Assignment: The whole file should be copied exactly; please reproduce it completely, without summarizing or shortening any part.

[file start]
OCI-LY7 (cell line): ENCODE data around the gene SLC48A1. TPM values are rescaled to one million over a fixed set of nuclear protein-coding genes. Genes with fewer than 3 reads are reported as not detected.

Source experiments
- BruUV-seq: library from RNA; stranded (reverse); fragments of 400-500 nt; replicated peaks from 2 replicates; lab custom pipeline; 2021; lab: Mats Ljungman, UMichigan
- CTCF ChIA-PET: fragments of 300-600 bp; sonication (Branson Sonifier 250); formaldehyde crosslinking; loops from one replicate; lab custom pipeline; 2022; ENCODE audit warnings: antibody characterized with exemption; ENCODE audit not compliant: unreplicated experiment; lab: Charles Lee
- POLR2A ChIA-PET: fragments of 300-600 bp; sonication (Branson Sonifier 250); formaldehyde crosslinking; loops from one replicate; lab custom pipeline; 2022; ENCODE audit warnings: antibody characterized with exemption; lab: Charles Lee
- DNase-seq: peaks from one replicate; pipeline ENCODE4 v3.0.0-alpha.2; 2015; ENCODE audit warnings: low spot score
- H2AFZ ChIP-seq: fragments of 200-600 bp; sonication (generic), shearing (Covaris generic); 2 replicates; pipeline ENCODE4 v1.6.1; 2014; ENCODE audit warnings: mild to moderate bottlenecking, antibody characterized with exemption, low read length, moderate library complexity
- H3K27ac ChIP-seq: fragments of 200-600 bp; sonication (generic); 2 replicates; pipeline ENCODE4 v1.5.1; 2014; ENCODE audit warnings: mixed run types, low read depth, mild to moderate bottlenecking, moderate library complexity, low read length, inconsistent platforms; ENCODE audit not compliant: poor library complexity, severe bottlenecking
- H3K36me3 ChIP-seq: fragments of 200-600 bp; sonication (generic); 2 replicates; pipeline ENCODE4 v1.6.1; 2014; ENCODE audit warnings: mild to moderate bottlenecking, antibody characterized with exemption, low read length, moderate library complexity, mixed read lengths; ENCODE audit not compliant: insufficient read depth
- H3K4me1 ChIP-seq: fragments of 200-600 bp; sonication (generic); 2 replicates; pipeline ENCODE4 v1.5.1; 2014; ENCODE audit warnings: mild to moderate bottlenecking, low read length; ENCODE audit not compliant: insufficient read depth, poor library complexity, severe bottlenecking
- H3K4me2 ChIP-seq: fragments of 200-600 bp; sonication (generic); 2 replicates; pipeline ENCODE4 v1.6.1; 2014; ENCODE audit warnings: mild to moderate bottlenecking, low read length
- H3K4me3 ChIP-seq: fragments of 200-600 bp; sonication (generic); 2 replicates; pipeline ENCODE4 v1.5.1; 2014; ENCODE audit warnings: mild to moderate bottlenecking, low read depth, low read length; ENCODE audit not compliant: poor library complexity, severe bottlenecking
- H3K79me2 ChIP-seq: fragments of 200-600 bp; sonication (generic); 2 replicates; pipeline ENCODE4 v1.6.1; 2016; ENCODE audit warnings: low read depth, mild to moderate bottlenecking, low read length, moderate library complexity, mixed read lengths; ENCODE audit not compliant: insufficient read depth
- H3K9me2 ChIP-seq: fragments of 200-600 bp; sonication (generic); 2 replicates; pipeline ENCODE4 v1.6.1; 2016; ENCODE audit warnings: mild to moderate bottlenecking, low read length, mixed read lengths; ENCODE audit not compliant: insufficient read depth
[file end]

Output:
OCI-LY7 (cell line): ENCODE data around the gene SLC48A1. TPM values are rescaled to one million over a fixed set of nuclear protein-coding genes. Genes with fewer than 3 reads are reported as not detected.

Source experiments
- BruUV-seq: library from RNA; stranded (reverse); fragments of 400-500 nt; replicated peaks from 2 replicates; lab custom pipeline; 2021; lab: Mats Ljungman, UMichigan
- CTCF ChIA-PET: fragments of 300-600 bp; sonication (Branson Sonifier 250); formaldehyde crosslinking; loops from one replicate; lab custom pipeline; 2022; ENCODE audit warnings: antibody characterized with exemption; ENCODE audit not compliant: unreplicated experiment; lab: Charles Lee
- POLR2A ChIA-PET: fragments of 300-600 bp; sonication (Branson Sonifier 250); formaldehyde crosslinking; loops from one replicate; lab custom pipeline; 2022; ENCODE audit warnings: antibody characterized with exemption; lab: Charles Lee
- DNase-seq: peaks from one replicate; pipeline ENCODE4 v3.0.0-alpha.2; 2015; ENCODE audit warnings: low spot score
- H2AFZ ChIP-seq: fragments of 200-600 bp; sonication (generic), shearing (Covaris generic); 2 replicates; pipeline ENCODE4 v1.6.1; 2014; ENCODE audit warnings: mild to moderate bottlenecking, antibody characterized with exemption, low read length, moderate library complexity
- H3K27ac ChIP-seq: fragments of 200-600 bp; sonication (generic); 2 replicates; pipeline ENCODE4 v1.5.1; 2014; ENCODE audit warnings: mixed run types, low read depth, mild to moderate bottlenecking, moderate library complexity, low read length, inconsistent platforms; ENCODE audit not compliant: poor library complexity, severe bottlenecking
- H3K36me3 ChIP-seq: fragments of 200-600 bp; sonication (generic); 2 replicates; pipeline ENCODE4 v1.6.1; 2014; ENCODE audit warnings: mild to moderate bottlenecking, antibody characterized with exemption, low read length, moderate library complexity, mixed read lengths; ENCODE audit not compliant: insufficient read depth
- H3K4me1 ChIP-seq: fragments of 200-600 bp; sonication (generic); 2 replicates; pipeline ENCODE4 v1.5.1; 2014; ENCODE audit warnings: mild to moderate bottlenecking, low read length; ENCODE audit not compliant: insufficient read depth, poor library complexity, severe bottlenecking
- H3K4me2 ChIP-seq: fragments of 200-600 bp; sonication (generic); 2 replicates; pipeline ENCODE4 v1.6.1; 2014; ENCODE audit warnings: mild to moderate bottlenecking, low read length
- H3K4me3 ChIP-seq: fragments of 200-600 bp; sonication (generic); 2 replicates; pipeline ENCODE4 v1.5.1; 2014; ENCODE audit warnings: mild to moderate bottlenecking, low read depth, low read length; ENCODE audit not compliant: poor library complexity, severe bottlenecking
- H3K79me2 ChIP-seq: fragments of 200-600 bp; sonication (generic); 2 replicates; pipeline ENCODE4 v1.6.1; 2016; ENCODE audit warnings: low read depth, mild to moderate bottlenecking, low read length, moderate library complexity, mixed read lengths; ENCODE audit not compliant: insufficient read depth
- H3K9me2 ChIP-seq: fragments of 200-600 bp; sonication (generic); 2 replicates; pipeline ENCODE4 v1.6.1; 2016; ENCODE audit warnings: mild to moderate bottlenecking, low read length, mixed read lengths; ENCODE audit not compliant: insufficient read depth